Alex also set up the Russian DZZ-12 RUSALKA (“Mermaid”) hardware at SM (Service Module) window #9 for another sun-glint observation session, using the hand-held spectrometer (without use of the TIUS three-stage rate sensor), synchronized with the coaxially mounted NIKON D2X camera for taking snapshots, and later downloaded the data to laptop RS1 for subsequent downlink via OCA. [RUSALKA is a micro spectrometer for collecting detailed information on observed spectral radiance in the near IR (Infrared) waveband for measurement of greenhouse gas concentrations in the Earth atmosphere.]
Skripochka & Kaleri had another 3.5 hrs between them for unloading Progress 40P (at DC-1 Nadir) and transferring cargo to the ISS for stowage, keeping track in the IMS (Inventory Management System) database.
Oleg also completed the regular weekly maintenance of the TVIS (Treadmill with Vibration Isolation & Stabilization). [This is primarily an inspection of the condition of the SLDs (Subject Loading Devices) in contingency configuration, SLD cables for fraying and SPDs (Subject Positioning Devices), lubricating as required, plus recording time & date values.]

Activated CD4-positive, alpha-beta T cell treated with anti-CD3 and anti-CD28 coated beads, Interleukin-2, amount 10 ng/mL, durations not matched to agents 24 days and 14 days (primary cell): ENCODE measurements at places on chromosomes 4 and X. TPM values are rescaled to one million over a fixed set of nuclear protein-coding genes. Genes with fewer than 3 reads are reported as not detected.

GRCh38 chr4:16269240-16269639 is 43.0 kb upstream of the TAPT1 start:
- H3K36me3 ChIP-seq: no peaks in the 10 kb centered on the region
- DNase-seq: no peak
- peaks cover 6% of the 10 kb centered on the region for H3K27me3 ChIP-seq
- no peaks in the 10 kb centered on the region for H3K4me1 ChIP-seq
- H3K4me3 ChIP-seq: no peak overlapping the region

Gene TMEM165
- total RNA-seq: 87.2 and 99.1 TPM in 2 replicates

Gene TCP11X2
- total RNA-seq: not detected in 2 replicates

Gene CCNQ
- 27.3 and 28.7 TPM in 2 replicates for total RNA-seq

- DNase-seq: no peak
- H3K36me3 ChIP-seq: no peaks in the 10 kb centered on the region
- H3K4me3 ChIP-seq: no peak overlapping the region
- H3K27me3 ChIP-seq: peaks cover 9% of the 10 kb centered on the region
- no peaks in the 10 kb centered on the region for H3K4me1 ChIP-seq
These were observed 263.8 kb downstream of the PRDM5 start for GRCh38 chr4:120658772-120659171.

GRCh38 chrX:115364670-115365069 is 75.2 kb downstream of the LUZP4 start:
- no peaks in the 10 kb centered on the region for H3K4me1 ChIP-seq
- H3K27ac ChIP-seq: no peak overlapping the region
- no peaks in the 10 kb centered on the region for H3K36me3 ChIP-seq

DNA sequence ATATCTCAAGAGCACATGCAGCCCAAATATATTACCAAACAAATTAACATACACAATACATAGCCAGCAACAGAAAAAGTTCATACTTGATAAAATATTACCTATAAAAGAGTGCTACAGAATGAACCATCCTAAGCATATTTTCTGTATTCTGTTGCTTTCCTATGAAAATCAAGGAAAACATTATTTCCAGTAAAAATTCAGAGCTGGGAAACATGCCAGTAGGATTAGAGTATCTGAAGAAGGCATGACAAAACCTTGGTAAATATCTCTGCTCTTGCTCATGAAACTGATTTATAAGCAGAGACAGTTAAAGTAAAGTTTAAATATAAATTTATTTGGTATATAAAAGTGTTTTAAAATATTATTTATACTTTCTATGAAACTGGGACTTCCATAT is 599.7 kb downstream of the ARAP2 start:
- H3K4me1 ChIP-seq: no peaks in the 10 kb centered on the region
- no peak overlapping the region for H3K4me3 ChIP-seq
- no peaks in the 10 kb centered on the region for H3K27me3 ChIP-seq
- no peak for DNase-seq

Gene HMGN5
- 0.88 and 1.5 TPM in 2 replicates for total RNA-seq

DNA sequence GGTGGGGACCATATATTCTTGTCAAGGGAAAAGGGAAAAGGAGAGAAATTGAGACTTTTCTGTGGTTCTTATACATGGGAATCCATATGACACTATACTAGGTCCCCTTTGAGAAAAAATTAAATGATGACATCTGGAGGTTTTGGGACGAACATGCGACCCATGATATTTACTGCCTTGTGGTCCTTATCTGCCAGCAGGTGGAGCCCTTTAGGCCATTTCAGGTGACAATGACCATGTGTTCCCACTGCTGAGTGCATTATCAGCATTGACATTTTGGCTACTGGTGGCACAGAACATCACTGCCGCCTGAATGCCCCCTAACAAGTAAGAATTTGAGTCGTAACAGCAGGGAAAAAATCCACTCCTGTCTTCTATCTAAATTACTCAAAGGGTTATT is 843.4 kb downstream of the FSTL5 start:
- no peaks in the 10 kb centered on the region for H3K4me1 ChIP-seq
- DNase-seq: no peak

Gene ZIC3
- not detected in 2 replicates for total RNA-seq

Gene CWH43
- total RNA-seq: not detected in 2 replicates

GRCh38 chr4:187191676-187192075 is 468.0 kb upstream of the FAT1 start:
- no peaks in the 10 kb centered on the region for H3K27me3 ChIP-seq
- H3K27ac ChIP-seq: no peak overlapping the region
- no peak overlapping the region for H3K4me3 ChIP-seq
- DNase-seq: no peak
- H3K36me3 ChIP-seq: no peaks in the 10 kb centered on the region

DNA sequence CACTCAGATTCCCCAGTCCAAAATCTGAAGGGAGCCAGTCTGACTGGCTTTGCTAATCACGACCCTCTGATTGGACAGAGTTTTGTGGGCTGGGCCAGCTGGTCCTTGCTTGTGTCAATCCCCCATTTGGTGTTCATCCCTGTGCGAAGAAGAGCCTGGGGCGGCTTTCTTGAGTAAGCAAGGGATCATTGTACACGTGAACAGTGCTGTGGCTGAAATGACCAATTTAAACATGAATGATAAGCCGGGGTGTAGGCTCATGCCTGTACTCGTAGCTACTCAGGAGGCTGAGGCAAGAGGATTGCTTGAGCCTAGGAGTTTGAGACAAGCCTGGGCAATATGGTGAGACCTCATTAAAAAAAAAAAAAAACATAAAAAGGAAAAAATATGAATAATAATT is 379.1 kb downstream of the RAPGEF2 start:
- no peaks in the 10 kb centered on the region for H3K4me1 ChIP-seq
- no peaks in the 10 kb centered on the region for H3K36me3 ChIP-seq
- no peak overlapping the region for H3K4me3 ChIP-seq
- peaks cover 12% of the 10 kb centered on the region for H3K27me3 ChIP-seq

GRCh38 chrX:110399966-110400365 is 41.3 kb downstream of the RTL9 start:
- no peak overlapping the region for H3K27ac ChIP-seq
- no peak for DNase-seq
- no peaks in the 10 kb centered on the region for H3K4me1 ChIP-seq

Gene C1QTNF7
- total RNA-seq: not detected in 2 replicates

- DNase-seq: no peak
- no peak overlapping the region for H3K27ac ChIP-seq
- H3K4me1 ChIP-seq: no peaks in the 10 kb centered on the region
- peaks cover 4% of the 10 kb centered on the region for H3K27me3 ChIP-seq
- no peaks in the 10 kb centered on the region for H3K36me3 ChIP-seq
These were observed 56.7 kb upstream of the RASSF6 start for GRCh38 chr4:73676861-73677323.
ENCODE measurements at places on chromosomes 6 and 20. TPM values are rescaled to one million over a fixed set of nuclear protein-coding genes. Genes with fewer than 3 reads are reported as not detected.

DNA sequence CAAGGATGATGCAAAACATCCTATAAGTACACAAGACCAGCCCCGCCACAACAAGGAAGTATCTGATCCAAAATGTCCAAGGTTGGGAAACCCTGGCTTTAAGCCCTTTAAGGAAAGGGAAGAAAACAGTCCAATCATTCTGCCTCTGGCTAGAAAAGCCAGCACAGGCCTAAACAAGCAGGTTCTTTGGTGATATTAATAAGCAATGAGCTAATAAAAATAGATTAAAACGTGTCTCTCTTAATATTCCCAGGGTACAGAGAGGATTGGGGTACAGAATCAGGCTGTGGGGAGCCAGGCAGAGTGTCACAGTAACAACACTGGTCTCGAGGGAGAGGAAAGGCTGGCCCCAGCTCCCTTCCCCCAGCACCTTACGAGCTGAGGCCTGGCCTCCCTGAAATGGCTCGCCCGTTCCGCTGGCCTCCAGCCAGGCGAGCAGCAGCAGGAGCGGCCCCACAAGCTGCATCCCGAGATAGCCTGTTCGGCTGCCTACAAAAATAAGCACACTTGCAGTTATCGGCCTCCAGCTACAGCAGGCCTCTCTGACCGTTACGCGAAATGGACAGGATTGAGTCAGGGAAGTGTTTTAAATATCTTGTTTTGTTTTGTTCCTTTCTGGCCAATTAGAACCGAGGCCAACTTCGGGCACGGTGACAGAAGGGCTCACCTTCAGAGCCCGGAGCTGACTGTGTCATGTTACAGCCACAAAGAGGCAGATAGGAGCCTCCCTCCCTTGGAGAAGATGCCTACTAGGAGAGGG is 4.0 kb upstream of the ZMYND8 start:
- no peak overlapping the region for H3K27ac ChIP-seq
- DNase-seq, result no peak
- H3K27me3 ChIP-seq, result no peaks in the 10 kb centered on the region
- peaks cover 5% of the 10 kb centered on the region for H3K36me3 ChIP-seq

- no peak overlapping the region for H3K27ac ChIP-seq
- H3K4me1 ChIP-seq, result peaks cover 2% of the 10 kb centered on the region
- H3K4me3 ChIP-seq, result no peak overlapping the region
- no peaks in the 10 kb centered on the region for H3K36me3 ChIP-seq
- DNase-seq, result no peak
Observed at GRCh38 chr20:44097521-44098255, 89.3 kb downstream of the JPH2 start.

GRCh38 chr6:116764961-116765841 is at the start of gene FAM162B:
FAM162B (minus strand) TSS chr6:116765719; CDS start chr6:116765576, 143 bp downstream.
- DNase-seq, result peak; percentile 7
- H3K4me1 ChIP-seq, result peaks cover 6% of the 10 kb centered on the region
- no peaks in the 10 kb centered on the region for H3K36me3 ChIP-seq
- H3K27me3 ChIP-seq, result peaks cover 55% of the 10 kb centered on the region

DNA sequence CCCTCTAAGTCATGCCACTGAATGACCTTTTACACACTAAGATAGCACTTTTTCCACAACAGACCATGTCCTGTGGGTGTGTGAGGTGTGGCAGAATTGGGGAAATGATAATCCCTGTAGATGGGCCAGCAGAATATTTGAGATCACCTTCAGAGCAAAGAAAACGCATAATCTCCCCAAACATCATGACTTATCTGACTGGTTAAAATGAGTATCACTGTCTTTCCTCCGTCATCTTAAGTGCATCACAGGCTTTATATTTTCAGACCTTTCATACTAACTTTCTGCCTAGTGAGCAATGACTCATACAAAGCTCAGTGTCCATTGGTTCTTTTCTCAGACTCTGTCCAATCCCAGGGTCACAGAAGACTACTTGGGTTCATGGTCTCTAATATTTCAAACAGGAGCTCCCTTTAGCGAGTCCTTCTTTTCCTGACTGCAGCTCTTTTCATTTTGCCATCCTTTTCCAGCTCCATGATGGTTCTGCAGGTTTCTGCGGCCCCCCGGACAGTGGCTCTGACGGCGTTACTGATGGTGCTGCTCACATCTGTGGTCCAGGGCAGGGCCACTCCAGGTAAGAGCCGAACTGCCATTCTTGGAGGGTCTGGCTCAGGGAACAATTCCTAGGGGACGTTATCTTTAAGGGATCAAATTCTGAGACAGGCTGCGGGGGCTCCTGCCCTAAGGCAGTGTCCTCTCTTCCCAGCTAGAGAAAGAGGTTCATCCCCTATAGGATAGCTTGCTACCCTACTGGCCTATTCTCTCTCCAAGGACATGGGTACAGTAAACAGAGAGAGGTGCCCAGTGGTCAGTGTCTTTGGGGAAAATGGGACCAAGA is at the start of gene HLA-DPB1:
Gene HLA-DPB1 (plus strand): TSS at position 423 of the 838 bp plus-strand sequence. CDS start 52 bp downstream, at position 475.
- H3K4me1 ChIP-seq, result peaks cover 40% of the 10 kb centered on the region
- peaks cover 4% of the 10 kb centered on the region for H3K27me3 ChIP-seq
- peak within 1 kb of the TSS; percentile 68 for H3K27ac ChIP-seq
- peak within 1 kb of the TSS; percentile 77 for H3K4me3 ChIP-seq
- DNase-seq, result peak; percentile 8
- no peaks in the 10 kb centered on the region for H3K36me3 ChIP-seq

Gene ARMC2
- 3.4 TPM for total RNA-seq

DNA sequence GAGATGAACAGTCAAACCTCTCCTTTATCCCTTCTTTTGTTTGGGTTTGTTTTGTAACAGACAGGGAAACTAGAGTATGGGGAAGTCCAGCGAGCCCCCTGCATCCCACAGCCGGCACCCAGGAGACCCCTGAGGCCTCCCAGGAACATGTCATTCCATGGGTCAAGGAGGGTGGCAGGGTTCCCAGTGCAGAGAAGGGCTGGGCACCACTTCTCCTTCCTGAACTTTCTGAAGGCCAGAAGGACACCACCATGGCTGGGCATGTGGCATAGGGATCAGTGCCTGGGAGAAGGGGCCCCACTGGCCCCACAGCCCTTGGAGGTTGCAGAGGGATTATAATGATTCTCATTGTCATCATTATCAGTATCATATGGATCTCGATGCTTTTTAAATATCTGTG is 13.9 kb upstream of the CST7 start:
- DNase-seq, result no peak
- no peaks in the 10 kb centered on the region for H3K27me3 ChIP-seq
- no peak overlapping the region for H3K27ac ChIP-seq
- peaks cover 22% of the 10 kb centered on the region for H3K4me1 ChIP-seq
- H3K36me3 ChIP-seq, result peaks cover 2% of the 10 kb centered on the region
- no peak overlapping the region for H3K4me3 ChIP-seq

Wearing light-weight cryo gloves for protection, Scott performed IFM (Inflight Maintenance) on the MELFI-3 (Minus Eighty Laboratory Freezer for ISS) in Kibo JPM, switching activities from the failed MELFI-2 facility in the US Lab to the newly activated MELFI-3. [After clearing out all MELFI-3 trays and stowing them, the CDR transferred the MELFI-2 trays into MELFI-3, Dewar by Dewar, to assist in quicker cooldown of the latter once it is activated. MELFI-2 was left without trays to speed its warm-up, reducing the condensation that would have formed on the trays. Background: On 12/8, MELFI-2 spontaneously went into Autostop mode, as it did the week before. As a short term backup for MELFI-1, JAXA has agreed to power up & operate Kibo’s MELFI-3 along with MELFI-1. Long term requirements for supporting MELFI-3 in the JPM along with MELFI-1 are being assessed and a decision will be forthcoming on the plan for leaving MELFI-3 activated. Meanwhile, ground specialists are analyzing the root cause of the MELFI-2 failure.]